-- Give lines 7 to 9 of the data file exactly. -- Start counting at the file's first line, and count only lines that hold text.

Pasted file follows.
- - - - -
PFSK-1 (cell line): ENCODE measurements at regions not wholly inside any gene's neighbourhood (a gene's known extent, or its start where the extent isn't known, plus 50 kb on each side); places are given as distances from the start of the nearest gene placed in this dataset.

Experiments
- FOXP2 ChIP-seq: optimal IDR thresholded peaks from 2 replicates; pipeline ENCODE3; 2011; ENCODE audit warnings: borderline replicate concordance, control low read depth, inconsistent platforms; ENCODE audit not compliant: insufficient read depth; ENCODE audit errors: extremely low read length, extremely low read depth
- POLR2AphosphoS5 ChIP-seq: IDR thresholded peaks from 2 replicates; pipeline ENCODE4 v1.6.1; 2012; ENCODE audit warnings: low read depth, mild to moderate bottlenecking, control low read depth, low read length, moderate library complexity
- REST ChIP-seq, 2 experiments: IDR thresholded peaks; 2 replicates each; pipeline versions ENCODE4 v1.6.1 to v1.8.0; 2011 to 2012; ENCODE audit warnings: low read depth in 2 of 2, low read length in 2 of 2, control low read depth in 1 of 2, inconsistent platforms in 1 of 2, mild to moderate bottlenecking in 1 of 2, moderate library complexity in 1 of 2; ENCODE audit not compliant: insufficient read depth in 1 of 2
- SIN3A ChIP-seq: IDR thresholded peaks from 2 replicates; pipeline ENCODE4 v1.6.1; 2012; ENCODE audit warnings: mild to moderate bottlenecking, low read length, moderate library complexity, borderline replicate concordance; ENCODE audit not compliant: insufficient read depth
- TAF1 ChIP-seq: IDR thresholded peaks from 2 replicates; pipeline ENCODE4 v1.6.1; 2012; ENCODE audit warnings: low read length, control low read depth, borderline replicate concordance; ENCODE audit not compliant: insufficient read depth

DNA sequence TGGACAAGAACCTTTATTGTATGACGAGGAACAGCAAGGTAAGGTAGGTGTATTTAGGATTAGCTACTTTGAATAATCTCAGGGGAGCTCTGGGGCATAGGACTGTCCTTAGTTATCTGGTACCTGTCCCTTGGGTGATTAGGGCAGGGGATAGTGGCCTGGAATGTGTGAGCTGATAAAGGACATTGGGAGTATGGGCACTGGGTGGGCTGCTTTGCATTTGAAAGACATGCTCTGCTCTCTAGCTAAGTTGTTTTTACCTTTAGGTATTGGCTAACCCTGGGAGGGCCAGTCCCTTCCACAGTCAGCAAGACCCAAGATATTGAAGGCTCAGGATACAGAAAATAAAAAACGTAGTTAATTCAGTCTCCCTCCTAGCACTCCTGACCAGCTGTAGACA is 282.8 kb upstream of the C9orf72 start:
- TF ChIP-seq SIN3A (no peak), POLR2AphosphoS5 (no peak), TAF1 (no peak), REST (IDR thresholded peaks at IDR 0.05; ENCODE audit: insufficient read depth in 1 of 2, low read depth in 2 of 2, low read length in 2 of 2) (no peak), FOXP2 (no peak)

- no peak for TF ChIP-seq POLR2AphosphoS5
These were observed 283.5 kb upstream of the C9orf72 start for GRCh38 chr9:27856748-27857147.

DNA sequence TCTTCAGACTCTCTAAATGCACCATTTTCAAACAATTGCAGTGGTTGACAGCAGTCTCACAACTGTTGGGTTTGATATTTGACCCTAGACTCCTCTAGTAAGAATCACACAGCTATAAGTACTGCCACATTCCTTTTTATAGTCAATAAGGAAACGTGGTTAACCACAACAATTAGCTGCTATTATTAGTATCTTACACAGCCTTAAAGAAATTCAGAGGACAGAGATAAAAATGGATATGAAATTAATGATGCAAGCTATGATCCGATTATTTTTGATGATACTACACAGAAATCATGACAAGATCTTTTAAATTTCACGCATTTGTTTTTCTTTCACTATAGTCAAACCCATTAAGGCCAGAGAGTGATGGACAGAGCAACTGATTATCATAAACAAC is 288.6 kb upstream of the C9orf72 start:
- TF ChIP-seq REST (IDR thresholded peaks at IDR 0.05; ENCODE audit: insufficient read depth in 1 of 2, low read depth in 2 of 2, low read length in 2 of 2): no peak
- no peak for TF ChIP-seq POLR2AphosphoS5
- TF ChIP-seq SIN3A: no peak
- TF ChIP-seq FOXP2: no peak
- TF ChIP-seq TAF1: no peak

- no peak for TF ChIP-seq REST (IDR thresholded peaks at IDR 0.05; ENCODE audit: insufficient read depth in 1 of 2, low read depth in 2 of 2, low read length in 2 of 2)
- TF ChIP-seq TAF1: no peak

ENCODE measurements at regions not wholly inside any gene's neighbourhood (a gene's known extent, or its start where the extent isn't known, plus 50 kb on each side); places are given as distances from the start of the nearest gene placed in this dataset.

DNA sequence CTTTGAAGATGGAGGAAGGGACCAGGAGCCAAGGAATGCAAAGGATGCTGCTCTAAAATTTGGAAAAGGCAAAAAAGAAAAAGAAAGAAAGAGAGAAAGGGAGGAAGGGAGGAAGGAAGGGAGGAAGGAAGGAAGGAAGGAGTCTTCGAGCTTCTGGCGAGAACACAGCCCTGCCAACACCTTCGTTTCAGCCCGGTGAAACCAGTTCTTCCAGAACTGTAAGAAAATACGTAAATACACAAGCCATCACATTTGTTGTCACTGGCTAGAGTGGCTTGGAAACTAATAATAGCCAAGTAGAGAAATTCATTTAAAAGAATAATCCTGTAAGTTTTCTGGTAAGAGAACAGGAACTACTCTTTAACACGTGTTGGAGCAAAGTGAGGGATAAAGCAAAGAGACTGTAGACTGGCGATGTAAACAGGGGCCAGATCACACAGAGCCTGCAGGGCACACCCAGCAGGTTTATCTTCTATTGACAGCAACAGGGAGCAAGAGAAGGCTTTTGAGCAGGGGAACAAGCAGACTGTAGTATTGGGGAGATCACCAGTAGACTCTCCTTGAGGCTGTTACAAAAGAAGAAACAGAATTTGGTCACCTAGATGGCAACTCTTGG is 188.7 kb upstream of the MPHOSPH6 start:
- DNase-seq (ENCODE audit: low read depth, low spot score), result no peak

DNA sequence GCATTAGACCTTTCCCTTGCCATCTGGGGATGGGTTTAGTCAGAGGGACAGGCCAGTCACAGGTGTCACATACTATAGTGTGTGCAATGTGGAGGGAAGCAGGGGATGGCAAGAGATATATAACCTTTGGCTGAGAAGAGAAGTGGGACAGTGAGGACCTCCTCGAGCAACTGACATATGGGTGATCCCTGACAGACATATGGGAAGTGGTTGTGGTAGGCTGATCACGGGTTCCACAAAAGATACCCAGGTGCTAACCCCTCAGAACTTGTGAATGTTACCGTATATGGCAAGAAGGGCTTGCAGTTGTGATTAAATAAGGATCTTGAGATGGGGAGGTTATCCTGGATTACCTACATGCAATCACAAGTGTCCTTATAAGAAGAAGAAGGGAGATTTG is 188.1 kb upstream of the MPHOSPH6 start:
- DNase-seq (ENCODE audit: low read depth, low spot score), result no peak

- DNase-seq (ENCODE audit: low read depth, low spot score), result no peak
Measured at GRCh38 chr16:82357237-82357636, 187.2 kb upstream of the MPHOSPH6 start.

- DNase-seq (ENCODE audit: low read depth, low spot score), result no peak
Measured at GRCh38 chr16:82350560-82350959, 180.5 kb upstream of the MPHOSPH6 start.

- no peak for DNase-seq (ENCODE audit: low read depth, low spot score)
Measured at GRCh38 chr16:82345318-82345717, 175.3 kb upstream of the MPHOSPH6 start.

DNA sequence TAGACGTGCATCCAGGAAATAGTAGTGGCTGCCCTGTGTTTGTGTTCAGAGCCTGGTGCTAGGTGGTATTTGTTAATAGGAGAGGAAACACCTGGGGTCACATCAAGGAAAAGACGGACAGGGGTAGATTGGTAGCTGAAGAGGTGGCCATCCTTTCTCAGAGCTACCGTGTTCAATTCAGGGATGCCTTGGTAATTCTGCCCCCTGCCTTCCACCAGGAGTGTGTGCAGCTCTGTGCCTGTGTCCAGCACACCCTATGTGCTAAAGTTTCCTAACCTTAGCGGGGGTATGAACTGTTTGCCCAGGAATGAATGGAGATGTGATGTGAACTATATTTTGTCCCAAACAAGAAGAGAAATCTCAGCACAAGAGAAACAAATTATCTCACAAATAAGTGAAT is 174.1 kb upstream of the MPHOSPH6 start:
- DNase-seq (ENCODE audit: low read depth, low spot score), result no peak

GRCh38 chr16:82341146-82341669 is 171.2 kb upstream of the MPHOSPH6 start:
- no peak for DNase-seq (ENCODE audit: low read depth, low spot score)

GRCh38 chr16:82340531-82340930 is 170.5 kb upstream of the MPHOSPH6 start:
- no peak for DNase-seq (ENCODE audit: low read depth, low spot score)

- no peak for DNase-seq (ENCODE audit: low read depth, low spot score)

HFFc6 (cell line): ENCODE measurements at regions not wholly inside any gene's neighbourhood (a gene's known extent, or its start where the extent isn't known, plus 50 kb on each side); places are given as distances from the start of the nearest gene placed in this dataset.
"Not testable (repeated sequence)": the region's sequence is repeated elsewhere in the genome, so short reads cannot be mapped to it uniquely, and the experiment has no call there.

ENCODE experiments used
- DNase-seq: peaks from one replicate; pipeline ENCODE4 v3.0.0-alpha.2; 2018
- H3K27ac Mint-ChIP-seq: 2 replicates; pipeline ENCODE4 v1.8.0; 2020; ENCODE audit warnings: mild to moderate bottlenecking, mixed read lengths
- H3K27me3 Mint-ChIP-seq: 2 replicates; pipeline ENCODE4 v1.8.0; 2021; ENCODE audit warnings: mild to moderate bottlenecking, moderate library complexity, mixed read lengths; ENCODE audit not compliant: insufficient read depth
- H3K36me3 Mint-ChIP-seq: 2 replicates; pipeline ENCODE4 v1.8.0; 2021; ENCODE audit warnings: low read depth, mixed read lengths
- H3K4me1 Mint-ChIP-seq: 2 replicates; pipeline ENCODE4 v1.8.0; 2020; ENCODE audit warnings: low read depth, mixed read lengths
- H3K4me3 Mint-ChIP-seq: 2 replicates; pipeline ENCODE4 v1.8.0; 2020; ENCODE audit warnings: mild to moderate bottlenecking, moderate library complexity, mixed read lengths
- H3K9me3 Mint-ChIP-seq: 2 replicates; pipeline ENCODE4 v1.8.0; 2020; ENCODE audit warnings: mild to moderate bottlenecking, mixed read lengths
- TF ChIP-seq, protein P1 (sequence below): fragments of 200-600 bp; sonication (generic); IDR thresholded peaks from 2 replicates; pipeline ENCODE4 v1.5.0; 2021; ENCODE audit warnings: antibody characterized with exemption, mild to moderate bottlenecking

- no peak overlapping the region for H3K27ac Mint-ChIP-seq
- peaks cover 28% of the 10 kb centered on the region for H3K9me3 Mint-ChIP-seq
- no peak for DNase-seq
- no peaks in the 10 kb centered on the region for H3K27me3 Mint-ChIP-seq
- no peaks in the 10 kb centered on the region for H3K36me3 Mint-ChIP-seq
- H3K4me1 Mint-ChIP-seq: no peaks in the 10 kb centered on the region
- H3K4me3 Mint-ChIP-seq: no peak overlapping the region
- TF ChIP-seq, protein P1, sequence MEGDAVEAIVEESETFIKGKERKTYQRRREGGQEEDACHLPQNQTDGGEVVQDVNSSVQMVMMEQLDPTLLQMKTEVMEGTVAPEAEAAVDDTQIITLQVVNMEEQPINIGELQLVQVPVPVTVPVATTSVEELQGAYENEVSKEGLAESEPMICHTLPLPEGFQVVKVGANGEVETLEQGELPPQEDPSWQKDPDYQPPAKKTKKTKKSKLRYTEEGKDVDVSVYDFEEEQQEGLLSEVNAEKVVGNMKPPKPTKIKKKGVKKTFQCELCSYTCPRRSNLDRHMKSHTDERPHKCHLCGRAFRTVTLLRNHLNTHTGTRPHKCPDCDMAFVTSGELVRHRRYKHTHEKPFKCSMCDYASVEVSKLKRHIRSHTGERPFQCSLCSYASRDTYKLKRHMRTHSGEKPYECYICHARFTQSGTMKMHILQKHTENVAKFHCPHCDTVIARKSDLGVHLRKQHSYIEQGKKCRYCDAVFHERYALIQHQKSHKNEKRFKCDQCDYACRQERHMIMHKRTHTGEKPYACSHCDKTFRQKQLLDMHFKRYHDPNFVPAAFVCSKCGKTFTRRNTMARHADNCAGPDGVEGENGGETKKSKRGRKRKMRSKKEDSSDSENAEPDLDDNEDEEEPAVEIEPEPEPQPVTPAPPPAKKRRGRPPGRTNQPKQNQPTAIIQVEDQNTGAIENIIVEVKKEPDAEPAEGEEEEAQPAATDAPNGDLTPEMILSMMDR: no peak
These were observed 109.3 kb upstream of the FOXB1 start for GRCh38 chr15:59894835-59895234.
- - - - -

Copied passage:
- TAF1 ChIP-seq: IDR thresholded peaks from 2 replicates; pipeline ENCODE4 v1.6.1; 2012; ENCODE audit warnings: low read length, control low read depth, borderline replicate concordance; ENCODE audit not compliant: insufficient read depth

DNA sequence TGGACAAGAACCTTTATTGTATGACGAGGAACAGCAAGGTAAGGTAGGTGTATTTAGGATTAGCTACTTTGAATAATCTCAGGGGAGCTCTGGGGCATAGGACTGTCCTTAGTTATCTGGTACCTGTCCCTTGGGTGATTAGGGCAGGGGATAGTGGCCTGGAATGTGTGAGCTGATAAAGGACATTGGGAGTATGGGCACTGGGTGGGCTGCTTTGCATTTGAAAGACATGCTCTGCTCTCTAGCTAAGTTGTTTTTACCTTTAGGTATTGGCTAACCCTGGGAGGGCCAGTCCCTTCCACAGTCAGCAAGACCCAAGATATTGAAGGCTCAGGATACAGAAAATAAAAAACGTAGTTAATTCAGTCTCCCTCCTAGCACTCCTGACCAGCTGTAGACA is 282.8 kb upstream of the C9orf72 start:
- TF ChIP-seq SIN3A (no peak), POLR2AphosphoS5 (no peak), TAF1 (no peak), REST (IDR thresholded peaks at IDR 0.05; ENCODE audit: insufficient read depth in 1 of 2, low read depth in 2 of 2, low read length in 2 of 2) (no peak), FOXP2 (no peak)